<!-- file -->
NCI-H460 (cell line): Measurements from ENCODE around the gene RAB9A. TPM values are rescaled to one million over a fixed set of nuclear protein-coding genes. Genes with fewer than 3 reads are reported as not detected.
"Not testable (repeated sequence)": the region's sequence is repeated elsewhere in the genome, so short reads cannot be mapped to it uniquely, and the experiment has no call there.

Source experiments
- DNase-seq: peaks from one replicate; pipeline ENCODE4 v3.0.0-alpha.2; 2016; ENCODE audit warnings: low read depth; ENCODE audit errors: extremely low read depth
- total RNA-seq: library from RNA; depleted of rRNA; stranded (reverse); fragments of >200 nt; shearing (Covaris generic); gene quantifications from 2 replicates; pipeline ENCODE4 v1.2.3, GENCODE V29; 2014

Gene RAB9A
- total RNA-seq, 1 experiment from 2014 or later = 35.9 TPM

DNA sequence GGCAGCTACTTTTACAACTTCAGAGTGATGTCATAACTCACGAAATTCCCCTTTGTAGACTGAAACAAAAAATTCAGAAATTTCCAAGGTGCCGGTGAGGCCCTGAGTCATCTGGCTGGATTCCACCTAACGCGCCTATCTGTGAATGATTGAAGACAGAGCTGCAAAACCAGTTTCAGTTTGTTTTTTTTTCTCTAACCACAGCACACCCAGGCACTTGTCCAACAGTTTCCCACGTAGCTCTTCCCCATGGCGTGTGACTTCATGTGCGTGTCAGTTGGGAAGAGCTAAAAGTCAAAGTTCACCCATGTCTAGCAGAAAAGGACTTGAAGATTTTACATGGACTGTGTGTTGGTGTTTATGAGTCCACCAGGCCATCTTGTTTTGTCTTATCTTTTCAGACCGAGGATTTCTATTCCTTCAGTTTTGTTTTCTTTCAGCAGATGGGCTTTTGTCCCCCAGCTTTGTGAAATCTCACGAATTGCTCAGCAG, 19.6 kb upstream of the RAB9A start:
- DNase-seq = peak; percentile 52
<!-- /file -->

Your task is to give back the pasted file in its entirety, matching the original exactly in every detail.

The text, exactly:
NCI-H460 (cell line): Measurements from ENCODE around the gene RAB9A. TPM values are rescaled to one million over a fixed set of nuclear protein-coding genes. Genes with fewer than 3 reads are reported as not detected.
"Not testable (repeated sequence)": the region's sequence is repeated elsewhere in the genome, so short reads cannot be mapped to it uniquely, and the experiment has no call there.

Source experiments
- DNase-seq: peaks from one replicate; pipeline ENCODE4 v3.0.0-alpha.2; 2016; ENCODE audit warnings: low read depth; ENCODE audit errors: extremely low read depth
- total RNA-seq: library from RNA; depleted of rRNA; stranded (reverse); fragments of >200 nt; shearing (Covaris generic); gene quantifications from 2 replicates; pipeline ENCODE4 v1.2.3, GENCODE V29; 2014

Gene RAB9A
- total RNA-seq, 1 experiment from 2014 or later = 35.9 TPM

DNA sequence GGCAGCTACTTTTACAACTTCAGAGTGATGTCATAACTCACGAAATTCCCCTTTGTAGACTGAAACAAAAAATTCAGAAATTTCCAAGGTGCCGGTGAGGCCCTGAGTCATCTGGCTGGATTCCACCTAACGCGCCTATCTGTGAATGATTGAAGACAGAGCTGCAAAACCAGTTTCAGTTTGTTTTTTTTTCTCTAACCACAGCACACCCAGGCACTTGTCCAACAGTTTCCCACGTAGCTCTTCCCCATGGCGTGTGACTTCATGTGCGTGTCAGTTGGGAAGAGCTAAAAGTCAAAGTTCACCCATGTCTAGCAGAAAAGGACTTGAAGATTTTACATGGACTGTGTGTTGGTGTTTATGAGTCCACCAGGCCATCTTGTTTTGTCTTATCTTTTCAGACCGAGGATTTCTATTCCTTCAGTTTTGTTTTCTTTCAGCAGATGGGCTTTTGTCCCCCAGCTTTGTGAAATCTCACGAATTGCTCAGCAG, 19.6 kb upstream of the RAB9A start:
- DNase-seq = peak; percentile 52